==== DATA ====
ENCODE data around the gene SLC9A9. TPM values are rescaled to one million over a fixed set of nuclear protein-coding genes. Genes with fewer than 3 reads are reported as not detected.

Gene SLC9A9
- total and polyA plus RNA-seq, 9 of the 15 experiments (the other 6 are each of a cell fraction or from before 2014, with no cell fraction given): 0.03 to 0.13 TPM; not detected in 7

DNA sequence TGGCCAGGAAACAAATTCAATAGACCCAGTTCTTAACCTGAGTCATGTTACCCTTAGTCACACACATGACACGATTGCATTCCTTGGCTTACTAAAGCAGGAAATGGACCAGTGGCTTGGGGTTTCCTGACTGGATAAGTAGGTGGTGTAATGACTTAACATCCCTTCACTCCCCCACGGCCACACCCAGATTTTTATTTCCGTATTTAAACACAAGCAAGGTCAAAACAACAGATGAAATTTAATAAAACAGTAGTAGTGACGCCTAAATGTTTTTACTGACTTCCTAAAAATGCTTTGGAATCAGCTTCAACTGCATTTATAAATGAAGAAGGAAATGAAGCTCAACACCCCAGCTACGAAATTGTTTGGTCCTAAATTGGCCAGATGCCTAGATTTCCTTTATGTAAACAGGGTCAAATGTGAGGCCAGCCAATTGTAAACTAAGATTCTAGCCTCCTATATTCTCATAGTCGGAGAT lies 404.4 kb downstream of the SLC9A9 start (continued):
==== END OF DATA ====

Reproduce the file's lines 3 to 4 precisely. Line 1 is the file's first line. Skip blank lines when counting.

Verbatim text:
- total and polyA plus RNA-seq, 9 of the 15 experiments (the other 6 are each of a cell fraction or from before 2014, with no cell fraction given): 0.03 to 0.13 TPM; not detected in 7

DNA sequence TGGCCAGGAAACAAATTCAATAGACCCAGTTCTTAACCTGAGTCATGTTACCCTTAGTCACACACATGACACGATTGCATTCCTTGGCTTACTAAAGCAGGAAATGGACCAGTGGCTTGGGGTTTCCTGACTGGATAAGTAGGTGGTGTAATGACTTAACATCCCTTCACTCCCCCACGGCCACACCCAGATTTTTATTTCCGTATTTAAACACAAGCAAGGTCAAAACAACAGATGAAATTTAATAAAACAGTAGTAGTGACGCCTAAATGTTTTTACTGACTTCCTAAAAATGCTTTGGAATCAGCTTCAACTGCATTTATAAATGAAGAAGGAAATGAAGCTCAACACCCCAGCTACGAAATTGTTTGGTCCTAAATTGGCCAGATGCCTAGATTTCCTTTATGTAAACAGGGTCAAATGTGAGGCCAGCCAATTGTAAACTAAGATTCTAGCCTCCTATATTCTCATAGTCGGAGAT lies 404.4 kb downstream of the SLC9A9 start (continued):